6. Declawing is never okay.
By Kevin Dooley from Chandler, AZ, USA (I knead you) [CC BY 2.0 (http://creativecommons.org/licenses/by/2.0)], via Wikimedia Commons
Declawing is not recommended by the CDC for immunocompromised patients. Declawing is never in a cat’s best interest -- it causes pain and lifelong problems. The ability for cats to use their claws to play, stretch, walk, jump, and climb are essential for their health, happiness, and general well-being. No cat deserves to lose their claws for the sake of being an indoor pet or to save the furniture. Our scratch post is the best available and most cats use it immediately. Providing your cat with a suitable scratch post is the most effective way to prevent them from tearing up your furniture.
7. Give your cat the opportunity to enjoy grass.
Many cats like grass and lack the ability to munch on it when housed indoors. It is important for owners to provide their feline companions with good greens in which to indulge. A blend of rye, wheat, oat, and barley is delicious and the most desirable way to provide a healthy salad for your cat. Another alternative is wheat grass (although it can be harsh on its own) or lemon grass, which can usually be purchased at the store.
8. Canned food is better than dry for so many reasons.
To begin with, canned food is lower in calories (a small can equals approximately 80-90 calories while a cup of dry can exceed 400 calories). Canned food is higher in protein which is what cats need most. We all know that water is essential to life and canned food has a lot of it. Cats in the wild consume prey that is moisture rich and indoor cats should have opportunity to eat in a similar way. If you are worried about your cat's weight then don’t skimp on the wet food, skimp on the dry.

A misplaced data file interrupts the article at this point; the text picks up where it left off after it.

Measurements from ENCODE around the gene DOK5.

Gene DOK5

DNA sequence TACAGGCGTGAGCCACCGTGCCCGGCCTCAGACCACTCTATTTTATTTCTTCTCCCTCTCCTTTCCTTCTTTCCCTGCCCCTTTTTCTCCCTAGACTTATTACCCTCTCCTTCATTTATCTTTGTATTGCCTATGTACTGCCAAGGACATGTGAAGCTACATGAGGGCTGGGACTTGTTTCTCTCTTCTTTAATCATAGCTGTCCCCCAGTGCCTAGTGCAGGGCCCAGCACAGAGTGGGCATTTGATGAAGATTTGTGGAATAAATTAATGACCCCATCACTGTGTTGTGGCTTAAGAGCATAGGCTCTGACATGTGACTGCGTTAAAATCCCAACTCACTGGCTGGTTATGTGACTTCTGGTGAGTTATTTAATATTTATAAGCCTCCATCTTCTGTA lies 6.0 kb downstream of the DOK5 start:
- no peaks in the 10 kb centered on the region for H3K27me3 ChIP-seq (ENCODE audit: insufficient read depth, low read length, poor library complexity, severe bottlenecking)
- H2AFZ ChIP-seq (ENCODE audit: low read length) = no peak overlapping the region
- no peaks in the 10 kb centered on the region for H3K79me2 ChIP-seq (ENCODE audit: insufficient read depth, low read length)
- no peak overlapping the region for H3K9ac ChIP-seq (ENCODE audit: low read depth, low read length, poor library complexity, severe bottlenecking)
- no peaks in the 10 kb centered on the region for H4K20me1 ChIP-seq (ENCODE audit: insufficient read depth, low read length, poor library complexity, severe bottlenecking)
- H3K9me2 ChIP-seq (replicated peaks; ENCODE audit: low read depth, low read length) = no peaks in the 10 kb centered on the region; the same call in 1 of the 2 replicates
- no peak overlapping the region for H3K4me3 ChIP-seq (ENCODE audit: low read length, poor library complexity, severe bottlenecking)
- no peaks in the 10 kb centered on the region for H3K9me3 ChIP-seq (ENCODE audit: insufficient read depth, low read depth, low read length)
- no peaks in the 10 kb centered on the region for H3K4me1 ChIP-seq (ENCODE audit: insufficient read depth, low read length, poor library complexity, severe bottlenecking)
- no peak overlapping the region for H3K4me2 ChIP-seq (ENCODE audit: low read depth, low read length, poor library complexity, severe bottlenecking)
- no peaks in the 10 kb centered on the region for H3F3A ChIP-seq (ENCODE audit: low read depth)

9. The importance of play cannot be overly stressed.
The opportunity to hunt is crucial to a cat’s livelihood. It is what makes their lives fun and worth living. Hunting is play and essential to your pet’s happiness-- and happiness is closely connected to good health. Cats exert energy and physical activity through play. Without sufficient entertainment their life becomes boring, under stimulated and stressful. Sadly, this is one of the most overlooked conditions cats suffer from but is easily preventable and is treatable. All it takes is a constant supply of fun toys and someone to play with.
10. Cats hide pain and illness because they are stoic creatures.
Owners should take any sign of illness seriously. By the time one realizes their cat is sick, it most likely needs immediate attention. AS mentioned above, veterinarian care is extremely important not only to treat diseases but to prevent them too. Just like humans, as cats mature their medical requirements differ. Young cats experience different illnesses and conditions than adults or geriatric cats do. And, every cat-owning family like you will benefit from the guidance of a highly qualified veterinarian who will see you and your beloved companion through every stage of life